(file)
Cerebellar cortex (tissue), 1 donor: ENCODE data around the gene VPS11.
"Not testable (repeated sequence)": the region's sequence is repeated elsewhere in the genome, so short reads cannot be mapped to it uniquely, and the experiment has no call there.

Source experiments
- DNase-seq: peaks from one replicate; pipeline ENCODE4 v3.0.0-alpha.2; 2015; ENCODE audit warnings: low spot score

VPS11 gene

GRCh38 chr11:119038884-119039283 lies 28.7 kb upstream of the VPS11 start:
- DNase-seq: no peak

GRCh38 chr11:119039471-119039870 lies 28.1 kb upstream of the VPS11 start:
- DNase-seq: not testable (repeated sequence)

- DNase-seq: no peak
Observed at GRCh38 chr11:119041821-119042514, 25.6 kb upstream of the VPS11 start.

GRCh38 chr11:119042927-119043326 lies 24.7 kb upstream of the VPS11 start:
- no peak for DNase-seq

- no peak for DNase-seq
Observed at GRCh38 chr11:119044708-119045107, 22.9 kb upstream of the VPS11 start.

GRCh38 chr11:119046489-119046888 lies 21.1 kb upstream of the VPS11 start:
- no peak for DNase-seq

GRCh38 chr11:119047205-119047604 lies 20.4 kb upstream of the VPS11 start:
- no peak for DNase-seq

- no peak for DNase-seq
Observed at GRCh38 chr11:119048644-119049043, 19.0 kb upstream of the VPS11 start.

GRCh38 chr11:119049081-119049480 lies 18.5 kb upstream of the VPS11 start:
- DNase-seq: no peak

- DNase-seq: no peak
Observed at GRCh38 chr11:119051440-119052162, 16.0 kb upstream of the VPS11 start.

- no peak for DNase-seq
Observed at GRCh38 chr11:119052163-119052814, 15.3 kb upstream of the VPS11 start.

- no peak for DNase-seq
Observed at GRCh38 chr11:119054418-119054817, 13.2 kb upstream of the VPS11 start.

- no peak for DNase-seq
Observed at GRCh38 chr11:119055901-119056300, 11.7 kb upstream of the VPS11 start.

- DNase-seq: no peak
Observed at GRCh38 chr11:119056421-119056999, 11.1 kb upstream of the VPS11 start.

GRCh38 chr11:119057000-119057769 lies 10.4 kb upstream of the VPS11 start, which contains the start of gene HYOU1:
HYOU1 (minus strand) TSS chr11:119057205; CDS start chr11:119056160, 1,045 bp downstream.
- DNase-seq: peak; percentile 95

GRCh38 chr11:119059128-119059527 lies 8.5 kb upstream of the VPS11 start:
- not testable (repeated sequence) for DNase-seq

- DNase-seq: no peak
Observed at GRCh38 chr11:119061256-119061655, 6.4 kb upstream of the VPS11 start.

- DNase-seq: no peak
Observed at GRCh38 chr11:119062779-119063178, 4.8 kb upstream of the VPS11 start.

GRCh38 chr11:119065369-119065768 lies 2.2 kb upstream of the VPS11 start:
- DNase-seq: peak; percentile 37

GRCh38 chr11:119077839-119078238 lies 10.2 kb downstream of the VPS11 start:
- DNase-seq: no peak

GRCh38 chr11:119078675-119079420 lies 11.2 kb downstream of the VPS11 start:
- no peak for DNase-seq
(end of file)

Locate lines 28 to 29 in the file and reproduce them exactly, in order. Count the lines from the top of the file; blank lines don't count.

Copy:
- no peak for DNase-seq
Observed at GRCh38 chr11:119054418-119054817, 13.2 kb upstream of the VPS11 start.